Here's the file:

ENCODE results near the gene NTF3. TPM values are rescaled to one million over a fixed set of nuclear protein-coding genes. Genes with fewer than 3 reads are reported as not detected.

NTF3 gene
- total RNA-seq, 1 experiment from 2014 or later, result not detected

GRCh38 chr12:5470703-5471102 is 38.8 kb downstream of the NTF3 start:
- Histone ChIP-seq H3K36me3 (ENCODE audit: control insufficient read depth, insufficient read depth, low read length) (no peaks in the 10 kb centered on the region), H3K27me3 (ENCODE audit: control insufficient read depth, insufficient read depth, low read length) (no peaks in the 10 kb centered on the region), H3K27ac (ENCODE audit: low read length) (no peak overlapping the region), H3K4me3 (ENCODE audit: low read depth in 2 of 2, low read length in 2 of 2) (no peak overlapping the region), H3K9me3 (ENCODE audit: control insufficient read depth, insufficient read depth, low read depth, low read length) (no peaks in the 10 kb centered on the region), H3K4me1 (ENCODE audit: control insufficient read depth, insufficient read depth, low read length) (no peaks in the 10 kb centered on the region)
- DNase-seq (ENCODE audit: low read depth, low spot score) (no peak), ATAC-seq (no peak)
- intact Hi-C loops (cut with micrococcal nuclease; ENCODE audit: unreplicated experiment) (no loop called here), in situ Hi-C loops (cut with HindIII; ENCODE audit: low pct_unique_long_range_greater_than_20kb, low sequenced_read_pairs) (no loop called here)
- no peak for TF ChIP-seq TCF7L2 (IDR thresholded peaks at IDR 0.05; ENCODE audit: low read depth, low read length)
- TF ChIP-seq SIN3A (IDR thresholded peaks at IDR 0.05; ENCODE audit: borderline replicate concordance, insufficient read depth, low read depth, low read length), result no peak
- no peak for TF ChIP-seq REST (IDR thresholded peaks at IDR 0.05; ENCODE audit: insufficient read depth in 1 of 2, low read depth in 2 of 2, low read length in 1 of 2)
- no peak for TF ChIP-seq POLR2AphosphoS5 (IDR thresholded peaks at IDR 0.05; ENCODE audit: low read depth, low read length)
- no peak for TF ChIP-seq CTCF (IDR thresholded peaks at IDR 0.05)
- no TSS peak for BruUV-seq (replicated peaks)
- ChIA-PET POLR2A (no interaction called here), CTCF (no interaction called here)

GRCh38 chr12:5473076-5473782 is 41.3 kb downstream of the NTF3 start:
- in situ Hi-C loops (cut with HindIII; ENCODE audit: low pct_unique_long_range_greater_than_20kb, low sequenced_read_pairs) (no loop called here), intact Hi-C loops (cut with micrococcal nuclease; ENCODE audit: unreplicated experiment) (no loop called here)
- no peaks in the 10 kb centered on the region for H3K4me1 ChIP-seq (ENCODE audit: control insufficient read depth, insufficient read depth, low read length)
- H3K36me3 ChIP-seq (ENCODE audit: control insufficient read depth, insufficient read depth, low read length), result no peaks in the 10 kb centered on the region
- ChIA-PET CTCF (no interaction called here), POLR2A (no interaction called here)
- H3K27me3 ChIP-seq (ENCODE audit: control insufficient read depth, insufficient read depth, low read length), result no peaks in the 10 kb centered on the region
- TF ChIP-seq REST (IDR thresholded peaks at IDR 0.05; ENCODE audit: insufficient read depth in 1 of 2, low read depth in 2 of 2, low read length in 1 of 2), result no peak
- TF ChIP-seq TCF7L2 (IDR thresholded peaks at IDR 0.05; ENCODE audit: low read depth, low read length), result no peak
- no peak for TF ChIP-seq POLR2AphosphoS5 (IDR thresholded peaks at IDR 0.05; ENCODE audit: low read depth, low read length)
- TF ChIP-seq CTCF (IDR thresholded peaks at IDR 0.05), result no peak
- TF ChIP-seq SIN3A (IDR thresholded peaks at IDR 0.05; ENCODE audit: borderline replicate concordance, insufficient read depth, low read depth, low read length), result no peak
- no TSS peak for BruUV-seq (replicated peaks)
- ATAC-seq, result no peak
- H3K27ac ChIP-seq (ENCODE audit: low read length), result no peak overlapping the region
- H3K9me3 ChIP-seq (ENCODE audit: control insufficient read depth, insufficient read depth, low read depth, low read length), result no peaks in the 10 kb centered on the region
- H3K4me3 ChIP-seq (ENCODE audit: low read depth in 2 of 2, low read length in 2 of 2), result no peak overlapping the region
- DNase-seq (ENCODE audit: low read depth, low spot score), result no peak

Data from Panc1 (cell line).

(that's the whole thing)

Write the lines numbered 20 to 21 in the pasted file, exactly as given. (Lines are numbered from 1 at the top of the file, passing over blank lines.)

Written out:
- H3K27me3 ChIP-seq (ENCODE audit: control insufficient read depth, insufficient read depth, low read length), result no peaks in the 10 kb centered on the region
- TF ChIP-seq REST (IDR thresholded peaks at IDR 0.05; ENCODE audit: insufficient read depth in 1 of 2, low read depth in 2 of 2, low read length in 1 of 2), result no peak